Chocolate gravy was a Sunday morning staple of my childhood. A steaming bowl of chocolate gravy with a big pat of butter melting in the middle of it, the smell of buttermilk biscuits, and a side of bacon or sausage crackling in the cast-iron skillet was a delicious way to start the day. The biscuits were crumbled and smothered in chocolate until not a golden flake of crust could be seen. One hand held a spoon and the other a piece of breakfast meat — sweet and salty in perfect harmony.
Chocolate gravy is a traditional Ozark breakfast. Like many people and their traditions, it came to the Ozarks from Appalachia. From my research, it appears that chocolate gravy is a distinctly southern mountain food. Pockets of chocolate gravy eaters appear throughout the south, but it’s a staple in the hills with decreasing awareness the farther into flat land you go.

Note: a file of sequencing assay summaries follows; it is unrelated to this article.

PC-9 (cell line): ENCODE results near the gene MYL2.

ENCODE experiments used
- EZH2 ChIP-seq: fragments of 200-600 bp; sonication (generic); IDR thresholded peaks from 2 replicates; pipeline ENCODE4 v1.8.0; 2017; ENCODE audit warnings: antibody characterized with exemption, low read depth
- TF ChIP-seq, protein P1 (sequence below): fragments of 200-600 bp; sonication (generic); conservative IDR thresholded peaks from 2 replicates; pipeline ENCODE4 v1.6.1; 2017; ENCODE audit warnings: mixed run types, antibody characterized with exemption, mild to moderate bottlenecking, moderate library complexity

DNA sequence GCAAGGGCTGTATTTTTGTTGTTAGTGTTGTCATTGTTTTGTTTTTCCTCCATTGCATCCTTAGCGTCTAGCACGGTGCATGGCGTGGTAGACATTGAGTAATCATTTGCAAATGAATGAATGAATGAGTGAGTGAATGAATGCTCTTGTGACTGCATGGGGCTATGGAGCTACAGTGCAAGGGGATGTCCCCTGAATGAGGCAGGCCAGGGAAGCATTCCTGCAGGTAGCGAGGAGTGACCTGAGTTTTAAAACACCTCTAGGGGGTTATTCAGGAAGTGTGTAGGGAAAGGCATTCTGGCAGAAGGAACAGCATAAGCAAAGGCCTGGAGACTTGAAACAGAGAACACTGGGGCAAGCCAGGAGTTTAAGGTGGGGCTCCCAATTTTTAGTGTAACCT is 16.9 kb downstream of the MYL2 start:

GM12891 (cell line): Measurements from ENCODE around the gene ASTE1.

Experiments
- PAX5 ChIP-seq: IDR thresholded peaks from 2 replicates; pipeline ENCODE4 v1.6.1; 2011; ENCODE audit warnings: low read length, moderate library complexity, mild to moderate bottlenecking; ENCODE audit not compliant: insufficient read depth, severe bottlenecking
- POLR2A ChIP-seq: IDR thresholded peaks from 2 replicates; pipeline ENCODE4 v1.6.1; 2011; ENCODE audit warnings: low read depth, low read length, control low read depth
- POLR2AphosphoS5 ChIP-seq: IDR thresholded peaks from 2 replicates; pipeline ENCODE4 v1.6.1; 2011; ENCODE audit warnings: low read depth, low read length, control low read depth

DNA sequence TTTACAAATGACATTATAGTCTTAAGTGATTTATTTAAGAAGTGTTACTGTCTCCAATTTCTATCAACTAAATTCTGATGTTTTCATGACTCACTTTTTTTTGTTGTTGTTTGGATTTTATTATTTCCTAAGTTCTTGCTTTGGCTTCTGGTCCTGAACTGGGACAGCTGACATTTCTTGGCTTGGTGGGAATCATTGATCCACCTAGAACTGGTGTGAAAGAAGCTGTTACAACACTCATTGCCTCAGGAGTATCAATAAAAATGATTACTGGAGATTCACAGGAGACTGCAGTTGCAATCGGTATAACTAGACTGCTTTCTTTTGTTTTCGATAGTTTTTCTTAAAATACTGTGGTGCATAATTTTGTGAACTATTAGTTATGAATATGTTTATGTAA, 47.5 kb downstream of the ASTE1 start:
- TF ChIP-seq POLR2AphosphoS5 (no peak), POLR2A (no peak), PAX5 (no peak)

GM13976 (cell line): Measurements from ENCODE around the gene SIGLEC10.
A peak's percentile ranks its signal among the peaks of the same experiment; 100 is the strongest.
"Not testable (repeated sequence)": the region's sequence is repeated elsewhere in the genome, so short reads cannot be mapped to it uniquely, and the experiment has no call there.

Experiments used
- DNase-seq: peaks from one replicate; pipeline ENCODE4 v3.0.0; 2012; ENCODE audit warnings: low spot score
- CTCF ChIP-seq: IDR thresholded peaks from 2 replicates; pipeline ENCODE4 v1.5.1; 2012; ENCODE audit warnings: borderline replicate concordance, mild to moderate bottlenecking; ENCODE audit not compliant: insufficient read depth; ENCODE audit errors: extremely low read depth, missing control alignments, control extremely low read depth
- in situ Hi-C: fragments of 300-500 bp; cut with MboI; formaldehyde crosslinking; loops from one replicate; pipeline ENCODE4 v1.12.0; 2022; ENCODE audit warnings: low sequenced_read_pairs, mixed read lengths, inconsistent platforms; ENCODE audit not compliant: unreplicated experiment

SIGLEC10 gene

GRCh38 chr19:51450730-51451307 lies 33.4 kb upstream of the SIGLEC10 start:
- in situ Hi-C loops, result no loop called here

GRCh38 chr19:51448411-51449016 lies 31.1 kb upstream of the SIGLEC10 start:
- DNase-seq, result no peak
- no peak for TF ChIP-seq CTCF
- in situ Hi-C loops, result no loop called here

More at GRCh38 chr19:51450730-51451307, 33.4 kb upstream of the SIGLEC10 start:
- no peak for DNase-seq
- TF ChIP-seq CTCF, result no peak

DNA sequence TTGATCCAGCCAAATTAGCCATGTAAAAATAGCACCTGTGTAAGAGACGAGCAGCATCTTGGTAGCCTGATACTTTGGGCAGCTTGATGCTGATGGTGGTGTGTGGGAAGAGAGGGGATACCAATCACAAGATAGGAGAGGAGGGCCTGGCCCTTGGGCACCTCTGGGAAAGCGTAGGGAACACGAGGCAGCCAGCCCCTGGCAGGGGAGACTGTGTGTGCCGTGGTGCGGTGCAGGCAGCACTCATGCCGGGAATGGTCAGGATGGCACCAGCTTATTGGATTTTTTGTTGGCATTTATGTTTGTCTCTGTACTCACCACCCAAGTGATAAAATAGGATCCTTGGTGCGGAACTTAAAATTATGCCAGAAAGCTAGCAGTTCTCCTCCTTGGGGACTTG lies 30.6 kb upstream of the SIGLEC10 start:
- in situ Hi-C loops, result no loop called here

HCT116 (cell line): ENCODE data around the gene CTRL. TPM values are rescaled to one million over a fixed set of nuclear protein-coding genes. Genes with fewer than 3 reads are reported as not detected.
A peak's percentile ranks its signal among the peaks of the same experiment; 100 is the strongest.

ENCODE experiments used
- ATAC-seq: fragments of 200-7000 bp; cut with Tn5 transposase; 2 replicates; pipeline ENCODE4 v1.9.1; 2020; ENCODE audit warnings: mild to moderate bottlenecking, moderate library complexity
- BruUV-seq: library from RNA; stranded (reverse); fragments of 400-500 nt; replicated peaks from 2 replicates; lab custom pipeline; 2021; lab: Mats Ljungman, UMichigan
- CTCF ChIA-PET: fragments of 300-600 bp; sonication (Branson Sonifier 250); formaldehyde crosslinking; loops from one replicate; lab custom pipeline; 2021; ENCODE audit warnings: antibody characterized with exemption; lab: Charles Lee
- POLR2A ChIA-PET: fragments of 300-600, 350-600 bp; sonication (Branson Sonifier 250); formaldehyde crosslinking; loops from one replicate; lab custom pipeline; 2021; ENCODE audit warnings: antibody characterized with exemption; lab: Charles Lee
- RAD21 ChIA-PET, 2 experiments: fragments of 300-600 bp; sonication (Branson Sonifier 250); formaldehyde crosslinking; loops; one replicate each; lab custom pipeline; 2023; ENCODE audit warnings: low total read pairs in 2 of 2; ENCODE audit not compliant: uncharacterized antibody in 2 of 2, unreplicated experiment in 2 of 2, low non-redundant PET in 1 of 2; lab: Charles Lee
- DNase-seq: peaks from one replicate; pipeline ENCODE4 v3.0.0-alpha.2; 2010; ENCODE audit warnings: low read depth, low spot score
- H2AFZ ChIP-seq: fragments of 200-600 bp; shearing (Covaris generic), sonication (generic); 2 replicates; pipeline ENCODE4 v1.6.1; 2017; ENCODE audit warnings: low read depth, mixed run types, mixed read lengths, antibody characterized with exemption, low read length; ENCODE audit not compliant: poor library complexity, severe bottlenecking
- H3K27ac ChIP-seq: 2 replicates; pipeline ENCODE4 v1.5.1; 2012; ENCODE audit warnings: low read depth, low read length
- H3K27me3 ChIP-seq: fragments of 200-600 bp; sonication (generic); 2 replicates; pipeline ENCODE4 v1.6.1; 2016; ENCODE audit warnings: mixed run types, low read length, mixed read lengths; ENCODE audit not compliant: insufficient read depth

Beyond Appalachia, the history of chocolate gravy gets hazy. One theory is that a very old population of Appalachian Melungeons (tri-racial mix of European, African, and Native American) had preserved the dish from the sixteenth- and seventeenth-century Spanish colonies on the East Coast. The Spaniards seem to be involved in most of this history, and that makes sense due to their trade routes into Mexico. Cocoa is native to Central and South America. The story that many historians agree upon is that chocolate gravy made its way to Appalachia through those Spanish trade routes as a variation of a Mexican-style breakfast chocolate.
While some folks pour gravy over whole biscuits, crumbling the biscuits – the way we did it – is considered the traditional method. Butter is added to the finished gravy most of the time, and a salty breakfast meat of choice is standard.
The best chocolate gravy on the planet is still served in my mom’s kitchen, but since you’re not going to get a seat there during Sunday breakfast (she has only five chairs and the grandkids fill those up quick) my second choice would come from Dover Supermarket. You can get it to go on your way to view the spectacular Ozark fall foliage or maybe sit a spell in the coffee shop area located near the front door. Be sure to eat it slowly, and savor the chocolaty sweetness as it envelopes that buttermilk biscuit with Ozark heritage. l